Hey there, time traveller! This article was published 14/1/2009 (3291 days ago), so information in it may no longer be current.
Raise a violinist, and your little Paganini will find a lifetime's worth of solo music to showcase his or her brilliance.
Spawn a tubist, and your pride and joy is forced to perform pieces meant for cello or French horn in recitals and competitions.
That's how Seattle's Chip Sherman recalls the years when his son J.C. was growing up and earning a degree in tuba performance at Ohio's Oberlin Conservatory of Music.
"There is very little good music for tuba out there," Sherman says by phone from Seattle.
With its beefy, bossy tones and back-of-the-band position, the lowest-pitched member of the brass family is often regarded as a musical buffoon.
It's associated with the children's story Tubby the Tuba, the lumbering A & W Root Bear and the oom-pah role in polka music. Composers seem to avoid it like they would a boorish uncle at an elegant wedding.
Sherman, a retired U.S. naval commander, and his wife Pennie decided about two years ago to do something about the dearth of tuba showpieces and salute their son, now a 38-year-old freelance tubist with the Cleveland Pops Orchestra, Opera Cleveland and other ensembles.
"The world needs a tuba concerto," the arts-loving Sherman declares. "Concertos are written to showcase an instrument and a player. The music is supposed to be written so it is difficult to play, but shows range and versatility."
Needing a composer for the private commission, Sherman immediately thought of Winnipeg-bred Victor Davies. More than 15 years ago, while on a business trip to Alaska, Sherman had heard Davies' Mennonite Piano Concerto on the radio and liked it so much that he sought out the CD.
That concerto, incidentally, is one of the 100 nominees in CBC Radio 2's current Obama's Playlist project. Sherman describes it as "well done, very accessible and easy on the ear."
Sherman located the Toronto-based Davies through his website and ordered up the tuba vehicle.
The resulting 20-minute Concerto for Tubameister and Orchestra will have its world orchestral premiere Friday and Saturday, performed by the Winnipeg Symphony Orchestra and principal tubist Chris Lee. (The Masterworks concert also includes Beethoven's Symphony No. 8 and works by John Estacio and Giovanni Bottesini.)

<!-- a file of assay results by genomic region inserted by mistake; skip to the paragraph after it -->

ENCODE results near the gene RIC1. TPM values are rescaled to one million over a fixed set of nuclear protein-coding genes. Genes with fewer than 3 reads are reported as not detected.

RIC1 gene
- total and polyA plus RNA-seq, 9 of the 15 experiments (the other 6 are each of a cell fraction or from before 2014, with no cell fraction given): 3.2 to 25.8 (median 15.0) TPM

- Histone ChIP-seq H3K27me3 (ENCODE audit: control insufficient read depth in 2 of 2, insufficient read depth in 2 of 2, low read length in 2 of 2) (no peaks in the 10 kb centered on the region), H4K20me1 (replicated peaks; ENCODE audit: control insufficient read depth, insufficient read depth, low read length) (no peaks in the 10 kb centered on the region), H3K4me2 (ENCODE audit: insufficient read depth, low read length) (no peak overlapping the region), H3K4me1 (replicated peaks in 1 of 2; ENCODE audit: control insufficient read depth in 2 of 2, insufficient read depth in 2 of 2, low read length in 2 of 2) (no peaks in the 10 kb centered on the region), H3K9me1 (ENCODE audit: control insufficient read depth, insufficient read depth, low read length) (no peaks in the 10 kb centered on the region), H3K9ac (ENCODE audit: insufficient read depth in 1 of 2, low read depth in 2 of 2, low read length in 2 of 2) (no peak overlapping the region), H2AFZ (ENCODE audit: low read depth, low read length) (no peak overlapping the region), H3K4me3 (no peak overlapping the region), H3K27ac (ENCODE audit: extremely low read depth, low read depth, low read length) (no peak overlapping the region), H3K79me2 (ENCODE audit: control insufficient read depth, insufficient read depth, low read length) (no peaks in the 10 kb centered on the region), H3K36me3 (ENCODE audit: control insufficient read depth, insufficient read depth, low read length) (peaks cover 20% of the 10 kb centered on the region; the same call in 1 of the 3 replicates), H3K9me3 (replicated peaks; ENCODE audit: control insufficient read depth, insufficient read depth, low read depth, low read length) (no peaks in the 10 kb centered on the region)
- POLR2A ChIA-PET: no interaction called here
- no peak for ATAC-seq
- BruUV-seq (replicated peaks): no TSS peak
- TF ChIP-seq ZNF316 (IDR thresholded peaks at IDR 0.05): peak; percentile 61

The concerto had a smaller premiere in Vancouver in September, when J.C. performed it with piano accompaniment. He can't make it to Winnipeg, but his excited parents will be here. ("It's only 30 below — not a problem!" the jovial Sherman says about the cold.)
Davies, a veteran composer who wrote Transit of Venus for Manitoba Opera, says most people think hiring a composer is intimidating, but it's as straightforward as ordering lumber.
The client pays by the minute of finished music. A composer's rate per minute will vary according to how many instrumental parts are needed.
When Davies was in Winnipeg last season for Transit of Venus, he showed the WSO's Lee the tuba piece in progress. It just happened that Lee was already slated to perform a concerto this season, and the plan for the premiere fell into place.
A few tuba concertos do exist. Lee had been planning to perform the most famous, written in 1954 by England's Ralph Vaughan Williams.
The elder Sherman dislikes that work and despises other tuba-highlighting music for being too modern and dissonant.
"It's horrible. It sounds like an airplane crash. If you've ever heard the Hindemith Tuba Sonata, you'll know what I'm talking about."
So his main instruction to Davies was that the work had to be melodic and ear-friendly.
"I want the audience to rise as one and shout 'Huzzah!' at the end," he wrote to Davies.
To prepare, Davies went to Cleveland and met J.C. He ended up writing three highly contrasting movements: a theme and variations, a lyrical waltz marking the birth of J.C.'s first son, and a bravura Latin finale conjuring up a bullfight.
It's hoped that J.C. will have the chance to perform it soon with an orchestra, and that other professional tubists will embrace it.
Sherman says the composer didn't necessarily write what he was expecting. "He surprised the hell out of me many times in it."
And what was it like to hear J.C. bring it to life?
"It was fabulous. My son is a virtuoso tubist. I didn't have this commissioned for a shlub."
Beethoven's Symphony No. 8, with three other works including Concerto for Tubameister and Orchestra